What Is Experiential Marketing? Is It Beneficial for All Businesses?


Some people argue that traditional marketing is no longer viable for most businesses. Advertising is increasingly tricky on TV, and in most online spaces, consumers can skip ads or have an ad-blocker installed on their laptops. In this situation, what other options are out there?

One popular method of alternative advertisement has been experiential marketing. It focuses on direct connections with the customers, through interactive activities, like events, webinars, Q&As, and product rollouts. If you want more information on the matter, here are the basics of experiential marketing and its benefits.

What Is Experiential Marketing?

The essence of experiential marketing is based on creating memories and emotional connections between the client and the brand. In traditional advertising, the client was always passive, looking at an ad or reading a product’s label. By involving the client, you can forge a relationship that benefits both parties in the long term.

Some examples include workshops, tours, conferences, product sampling, and demos. The goal is achieved as long as the client can associate the product with a pleasant memory. Any helpful, humanizing, and fun time is enough to make customers form a bond with your brand.

A study from EventTrack in 2021 showed that 91% of clients are more likely to purchase a product or a service if they interact with them. Also, 40% said they feel more loyalty towards the company after interacting with them. With this number in mind, it’s no wonder why more and more companies are opting out of the old methods.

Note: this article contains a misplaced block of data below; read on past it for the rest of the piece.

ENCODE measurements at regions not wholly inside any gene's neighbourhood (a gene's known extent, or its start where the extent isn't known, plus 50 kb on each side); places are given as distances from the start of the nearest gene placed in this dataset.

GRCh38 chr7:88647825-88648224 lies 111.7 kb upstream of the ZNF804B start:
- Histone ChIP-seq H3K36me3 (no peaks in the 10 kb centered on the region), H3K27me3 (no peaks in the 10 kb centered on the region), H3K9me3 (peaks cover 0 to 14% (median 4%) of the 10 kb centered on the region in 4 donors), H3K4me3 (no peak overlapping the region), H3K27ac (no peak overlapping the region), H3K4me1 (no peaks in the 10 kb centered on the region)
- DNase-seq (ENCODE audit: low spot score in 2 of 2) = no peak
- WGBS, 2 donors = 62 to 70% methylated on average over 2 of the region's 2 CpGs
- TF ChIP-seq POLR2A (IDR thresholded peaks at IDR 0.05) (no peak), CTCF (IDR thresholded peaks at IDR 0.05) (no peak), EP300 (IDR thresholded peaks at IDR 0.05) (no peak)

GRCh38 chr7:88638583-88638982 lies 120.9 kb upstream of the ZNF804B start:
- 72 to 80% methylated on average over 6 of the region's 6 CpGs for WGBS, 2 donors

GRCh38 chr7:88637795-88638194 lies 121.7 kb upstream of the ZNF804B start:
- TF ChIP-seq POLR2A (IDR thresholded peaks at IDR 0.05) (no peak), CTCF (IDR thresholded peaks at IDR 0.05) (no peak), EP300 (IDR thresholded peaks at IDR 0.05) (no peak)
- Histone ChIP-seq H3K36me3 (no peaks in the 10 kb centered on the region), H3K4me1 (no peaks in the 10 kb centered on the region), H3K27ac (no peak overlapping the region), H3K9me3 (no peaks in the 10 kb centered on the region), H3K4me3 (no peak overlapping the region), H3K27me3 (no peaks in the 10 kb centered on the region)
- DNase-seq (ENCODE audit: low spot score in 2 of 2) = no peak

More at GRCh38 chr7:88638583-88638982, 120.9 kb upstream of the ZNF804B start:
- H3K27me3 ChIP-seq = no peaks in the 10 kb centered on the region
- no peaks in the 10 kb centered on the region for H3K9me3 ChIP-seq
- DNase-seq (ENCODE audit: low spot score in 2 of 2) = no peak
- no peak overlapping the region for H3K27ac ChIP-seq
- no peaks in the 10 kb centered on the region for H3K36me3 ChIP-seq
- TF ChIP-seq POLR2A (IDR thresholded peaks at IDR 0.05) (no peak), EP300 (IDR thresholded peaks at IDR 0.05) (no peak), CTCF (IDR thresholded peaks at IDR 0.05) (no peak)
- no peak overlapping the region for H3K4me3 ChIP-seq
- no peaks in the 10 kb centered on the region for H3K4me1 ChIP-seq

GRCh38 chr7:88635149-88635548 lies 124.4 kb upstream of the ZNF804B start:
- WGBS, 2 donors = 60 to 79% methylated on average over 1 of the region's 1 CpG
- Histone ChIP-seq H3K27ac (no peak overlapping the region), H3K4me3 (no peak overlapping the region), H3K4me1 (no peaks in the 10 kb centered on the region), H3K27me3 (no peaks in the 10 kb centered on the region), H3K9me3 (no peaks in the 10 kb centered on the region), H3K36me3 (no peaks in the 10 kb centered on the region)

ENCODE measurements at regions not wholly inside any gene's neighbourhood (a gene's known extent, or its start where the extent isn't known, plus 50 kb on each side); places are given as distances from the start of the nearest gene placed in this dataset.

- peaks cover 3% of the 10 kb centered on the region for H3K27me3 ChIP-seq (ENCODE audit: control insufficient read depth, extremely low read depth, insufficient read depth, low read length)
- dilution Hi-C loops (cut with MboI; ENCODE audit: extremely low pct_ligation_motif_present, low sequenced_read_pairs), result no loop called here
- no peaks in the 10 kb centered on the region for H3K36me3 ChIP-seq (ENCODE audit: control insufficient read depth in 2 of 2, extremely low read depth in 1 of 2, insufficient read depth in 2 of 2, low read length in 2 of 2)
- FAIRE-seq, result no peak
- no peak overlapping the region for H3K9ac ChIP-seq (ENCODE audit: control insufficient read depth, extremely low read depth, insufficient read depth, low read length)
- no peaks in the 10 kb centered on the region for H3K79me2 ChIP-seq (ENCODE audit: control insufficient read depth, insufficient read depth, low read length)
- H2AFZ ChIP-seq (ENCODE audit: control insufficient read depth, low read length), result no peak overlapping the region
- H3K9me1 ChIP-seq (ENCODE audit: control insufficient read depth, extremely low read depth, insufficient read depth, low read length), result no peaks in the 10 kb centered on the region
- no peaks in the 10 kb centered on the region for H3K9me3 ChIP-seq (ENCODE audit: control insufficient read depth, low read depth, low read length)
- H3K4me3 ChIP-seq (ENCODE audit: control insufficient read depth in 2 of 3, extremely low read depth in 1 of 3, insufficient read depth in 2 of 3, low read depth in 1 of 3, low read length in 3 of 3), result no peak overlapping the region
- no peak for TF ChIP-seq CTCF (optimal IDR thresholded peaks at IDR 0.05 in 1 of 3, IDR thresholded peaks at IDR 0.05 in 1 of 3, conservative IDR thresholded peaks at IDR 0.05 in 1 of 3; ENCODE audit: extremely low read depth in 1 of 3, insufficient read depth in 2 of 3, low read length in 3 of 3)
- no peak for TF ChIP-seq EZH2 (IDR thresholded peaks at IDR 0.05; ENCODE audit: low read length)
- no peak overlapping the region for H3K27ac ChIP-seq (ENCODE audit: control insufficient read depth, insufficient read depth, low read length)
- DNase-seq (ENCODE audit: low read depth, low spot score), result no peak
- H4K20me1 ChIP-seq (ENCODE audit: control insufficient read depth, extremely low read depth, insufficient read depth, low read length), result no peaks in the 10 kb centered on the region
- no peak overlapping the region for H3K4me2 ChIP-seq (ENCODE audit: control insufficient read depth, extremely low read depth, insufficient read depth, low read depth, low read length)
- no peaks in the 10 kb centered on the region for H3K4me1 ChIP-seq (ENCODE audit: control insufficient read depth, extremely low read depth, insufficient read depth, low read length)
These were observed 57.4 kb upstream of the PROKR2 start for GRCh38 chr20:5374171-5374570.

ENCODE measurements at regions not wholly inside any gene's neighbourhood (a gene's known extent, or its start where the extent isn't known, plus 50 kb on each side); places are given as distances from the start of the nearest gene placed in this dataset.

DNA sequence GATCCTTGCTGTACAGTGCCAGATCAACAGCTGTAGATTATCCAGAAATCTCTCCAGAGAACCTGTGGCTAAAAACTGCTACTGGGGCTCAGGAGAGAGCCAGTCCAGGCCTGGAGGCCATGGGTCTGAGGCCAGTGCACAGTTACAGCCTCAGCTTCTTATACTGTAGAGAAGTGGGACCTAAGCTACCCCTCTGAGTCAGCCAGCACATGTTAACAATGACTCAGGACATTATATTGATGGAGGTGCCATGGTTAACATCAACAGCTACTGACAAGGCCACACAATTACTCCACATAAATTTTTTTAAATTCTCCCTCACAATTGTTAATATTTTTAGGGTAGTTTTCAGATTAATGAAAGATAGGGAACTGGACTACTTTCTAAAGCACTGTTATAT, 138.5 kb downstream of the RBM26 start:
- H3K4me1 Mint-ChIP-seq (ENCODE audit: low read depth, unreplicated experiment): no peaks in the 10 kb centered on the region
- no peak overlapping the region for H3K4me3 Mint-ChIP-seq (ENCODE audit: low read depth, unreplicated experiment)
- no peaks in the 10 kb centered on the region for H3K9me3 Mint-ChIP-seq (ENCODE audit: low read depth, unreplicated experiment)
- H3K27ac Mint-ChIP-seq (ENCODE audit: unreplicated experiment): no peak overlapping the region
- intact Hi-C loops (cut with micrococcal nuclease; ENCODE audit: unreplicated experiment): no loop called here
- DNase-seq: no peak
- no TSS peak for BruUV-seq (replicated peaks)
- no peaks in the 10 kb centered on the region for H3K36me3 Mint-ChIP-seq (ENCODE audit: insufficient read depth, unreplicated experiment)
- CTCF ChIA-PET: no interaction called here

How Does Experiential Work?

There is a massive difference between something being sold and something leading to an emotional purchase. As social creatures, humans are prone to bind and form communities. The consumer industry is no different; loyal customers usually have a memory attached to a particular brand.

This type of method works in almost any type of industry or business. The only difference is how you implement it. For small brands, live events and interactive digital spaces are good cost-efficiency options. In contrast, more prominent brands can go for customizable rooms and activities.

A great example of experiential marketing can be the IKEA store sleepover in 2011. After one fan posted on their Facebook page that they would like to “have a sleepover in Ikea,” the company opened its store in Essex, UK, and let almost 100 of them spend the night there. As a result, their Facebook page increased by 100,000 people.

Do’s and Dont’s of Experiential Marketing

If done correctly, experiential marketing can be very profitable. However, there is a fine line between a successful and a failed campaign. For a start, many events can get over the top and try to sell more products at these events. That is the biggest mistake by far. An event like that is made to create an emotion with the customer, not to trick them into purchasing.

Another bad example is confusing and chaotic company values. To implement experiential marketing in your company, you must have a clear goal. Keeping your values and your image as a brand is just as important as building them. Your message should be profound, simple, and consistent for your customers to easily connect to it and spread it around.


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